- We spoke about how using positive reinforcement is my preferred method when trying to teach your beagle commands and it’s my favourite method for potty training too.When your Beagle puppy goes potty outside, be sure to praise them and give them a treat. This will reinforce the positive behaviour and encourage them to keep it up.
- Adjust the schedule as needed:
- As your Beagle puppy grows and becomes more reliable, you can start to adjust the potty training schedule. Gradually increase the time between potty breaks and start to phase out treats.
Ultimately, creating a potty training schedule that works for you will boil down to first of all, consistency, ensuring you stick to the schedule as closely as possible, teaching them to go near the same spot. It’s also key to use positive reinforcement, rather than using aggression or getting frustrated, we found that our beagle Bella can be rather sensitive, and responded well to positive reinforcement, as she was keen to please.
Tips for Successful Potty Training
Potty training is probably the most challenging part of training a beagle, alongside the teething stage (peeing or chewing, which is worse?) and it’s important to have all the knowledge at your disposal for when you reach this stage. What can be frustrating, and I’ve seen this with many beagle pups, is that the path to a fully potty trained pup is not linear, and you’ll have to learn how to handle setbacks and accidents.
How to handle accidents and setbacks
Accidents and setbacks are a normal part of potty training a beagle puppy, so it’s important to know how to handle them in a positive and constructive way.
If your puppy has an accident inside, don’t scold or punish them. This can actually make the problem worse by making them scared or anxious about going potty in front of you. Instead, simply clean up the mess and move on. Use a pet-safe cleaner to get rid of any lingering odours, as the scent of urine or faeces can encourage your puppy to go potty in the same spot again.
If you notice that your puppy is having more accidents than usual, it could be a sign that they need to go outside more frequently. Be sure to take them outside on a consistent schedule and monitor their behaviour to see if they show any signs that they need to go potty, such as sniffing or circling.
Tips for effective communication with your puppy
Effective communication is key to building a strong bond with your beagle puppy and helping them learn and understand what’s expected of them when potty training, here’s some of my top tips.
Use a positive tone: When you’re talking to your puppy, use a friendly and upbeat tone of voice. This can help them feel more relaxed and engaged, and can make learning more fun for them.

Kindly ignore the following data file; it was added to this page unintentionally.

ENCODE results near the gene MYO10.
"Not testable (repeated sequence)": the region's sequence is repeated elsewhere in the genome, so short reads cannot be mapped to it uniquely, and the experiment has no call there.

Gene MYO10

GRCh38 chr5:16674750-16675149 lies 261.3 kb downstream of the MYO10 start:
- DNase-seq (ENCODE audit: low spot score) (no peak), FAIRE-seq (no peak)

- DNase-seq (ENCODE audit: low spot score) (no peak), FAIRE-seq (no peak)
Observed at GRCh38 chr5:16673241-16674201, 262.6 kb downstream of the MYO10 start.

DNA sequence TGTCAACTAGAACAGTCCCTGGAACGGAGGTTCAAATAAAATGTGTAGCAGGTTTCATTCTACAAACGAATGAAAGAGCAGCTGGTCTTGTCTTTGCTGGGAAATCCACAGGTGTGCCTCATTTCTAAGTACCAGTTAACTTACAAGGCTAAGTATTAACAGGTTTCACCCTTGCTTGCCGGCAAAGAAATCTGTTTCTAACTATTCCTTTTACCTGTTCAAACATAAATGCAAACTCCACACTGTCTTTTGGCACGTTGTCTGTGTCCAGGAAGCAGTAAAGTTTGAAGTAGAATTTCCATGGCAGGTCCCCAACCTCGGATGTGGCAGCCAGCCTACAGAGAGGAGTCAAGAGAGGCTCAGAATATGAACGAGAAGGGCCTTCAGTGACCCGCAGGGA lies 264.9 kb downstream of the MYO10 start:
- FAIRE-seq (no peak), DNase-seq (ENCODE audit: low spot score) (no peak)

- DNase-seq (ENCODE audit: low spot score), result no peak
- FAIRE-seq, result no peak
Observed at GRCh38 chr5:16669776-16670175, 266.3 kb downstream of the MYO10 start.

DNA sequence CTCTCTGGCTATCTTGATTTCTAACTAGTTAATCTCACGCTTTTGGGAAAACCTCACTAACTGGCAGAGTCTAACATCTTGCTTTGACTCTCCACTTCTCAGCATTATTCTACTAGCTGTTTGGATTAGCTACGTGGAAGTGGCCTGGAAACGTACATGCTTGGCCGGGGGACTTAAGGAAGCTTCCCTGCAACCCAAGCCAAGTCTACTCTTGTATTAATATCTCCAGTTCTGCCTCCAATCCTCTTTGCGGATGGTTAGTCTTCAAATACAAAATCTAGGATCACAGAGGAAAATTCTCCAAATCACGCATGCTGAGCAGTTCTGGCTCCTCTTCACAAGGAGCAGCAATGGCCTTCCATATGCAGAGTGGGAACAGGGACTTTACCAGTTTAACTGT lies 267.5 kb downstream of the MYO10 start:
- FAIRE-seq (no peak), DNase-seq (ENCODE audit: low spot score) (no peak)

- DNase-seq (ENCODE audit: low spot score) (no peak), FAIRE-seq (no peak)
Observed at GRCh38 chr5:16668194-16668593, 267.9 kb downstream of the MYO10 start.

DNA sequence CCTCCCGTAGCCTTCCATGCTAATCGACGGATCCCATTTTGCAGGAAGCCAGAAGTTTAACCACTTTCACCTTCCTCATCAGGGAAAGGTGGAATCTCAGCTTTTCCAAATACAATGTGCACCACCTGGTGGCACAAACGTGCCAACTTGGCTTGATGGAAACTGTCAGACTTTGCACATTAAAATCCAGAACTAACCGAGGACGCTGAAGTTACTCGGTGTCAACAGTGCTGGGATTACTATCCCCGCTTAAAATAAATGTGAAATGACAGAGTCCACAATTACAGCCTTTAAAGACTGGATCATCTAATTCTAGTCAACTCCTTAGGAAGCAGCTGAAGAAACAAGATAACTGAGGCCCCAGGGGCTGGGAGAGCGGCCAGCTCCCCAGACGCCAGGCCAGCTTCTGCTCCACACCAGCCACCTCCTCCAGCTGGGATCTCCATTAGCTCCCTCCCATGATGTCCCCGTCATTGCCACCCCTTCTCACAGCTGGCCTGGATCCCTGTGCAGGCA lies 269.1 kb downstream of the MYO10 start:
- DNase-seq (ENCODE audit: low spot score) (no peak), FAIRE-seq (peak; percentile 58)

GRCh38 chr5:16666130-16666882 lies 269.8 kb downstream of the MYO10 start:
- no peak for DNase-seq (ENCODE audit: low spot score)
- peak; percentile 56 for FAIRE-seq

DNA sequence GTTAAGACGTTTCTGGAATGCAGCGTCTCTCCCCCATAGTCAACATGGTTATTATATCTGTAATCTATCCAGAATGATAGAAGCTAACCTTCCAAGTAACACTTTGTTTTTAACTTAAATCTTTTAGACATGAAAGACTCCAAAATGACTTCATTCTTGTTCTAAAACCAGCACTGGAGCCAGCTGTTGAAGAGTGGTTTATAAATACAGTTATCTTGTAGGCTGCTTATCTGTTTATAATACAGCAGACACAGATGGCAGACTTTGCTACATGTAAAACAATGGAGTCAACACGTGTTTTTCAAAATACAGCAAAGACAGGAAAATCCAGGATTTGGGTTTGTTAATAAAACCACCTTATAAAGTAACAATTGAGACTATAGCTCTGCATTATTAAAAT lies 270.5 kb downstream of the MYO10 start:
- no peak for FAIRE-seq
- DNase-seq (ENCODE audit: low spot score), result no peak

Use consistent commands: Be consistent with the commands you use for different actions, such as “sit,” “stay,” and “come.” This can help your puppy learn what’s expected of them and can make it easier for you to communicate with them.
Use body language: Beagles are clever dogs, your body language can be just as important as your verbal communication. For example, using a hand gesture or pointing can help your puppy understand what you want them to do.
Avoid punishment: Punishing your puppy can actually make it harder for them to understand what you want from them.
Be patient: Learning to communicate effectively with your puppy takes time and patience. Be patient with them, and keep working on building your communication skills together.
Remember, effective communication is a two-way street. Be sure to pay attention to your puppy’s body language and signals, and respond appropriately to their needs and behaviours.
Common Potty Training Mistakes to Avoid
I think the most common mistake any new puppy owner makes is expecting too much too quickly, not every dog is the same and many will take longer than others to be fully trained. It’s important to keep consistent, remain patient and keep trying with your dog, and eventually, they’ll get there.
- Potty training your Beagle puppy is important for a clean home and setting them up for success.
- The ideal age to start potty training is around 8-12 weeks, but every puppy is different.
- It can take anywhere from a few weeks to several months to fully potty train a Beagle puppy.
- Consistency and patience are key to success.
- Beagles thrive on routine and repetition and will respond to your feelings and actions.
- Tips for reading your puppy’s signals include paying attention to body language, restlessness, vocal cues, and observing routines.
- Creating a potty training schedule involves determining potty needs, establishing a routine, being consistent, using positive reinforcement, and adjusting the schedule as needed.
With all that said, potty training is never going to be an easy task with a beagle puppy, however, with these top tips, you can be well on your way to success!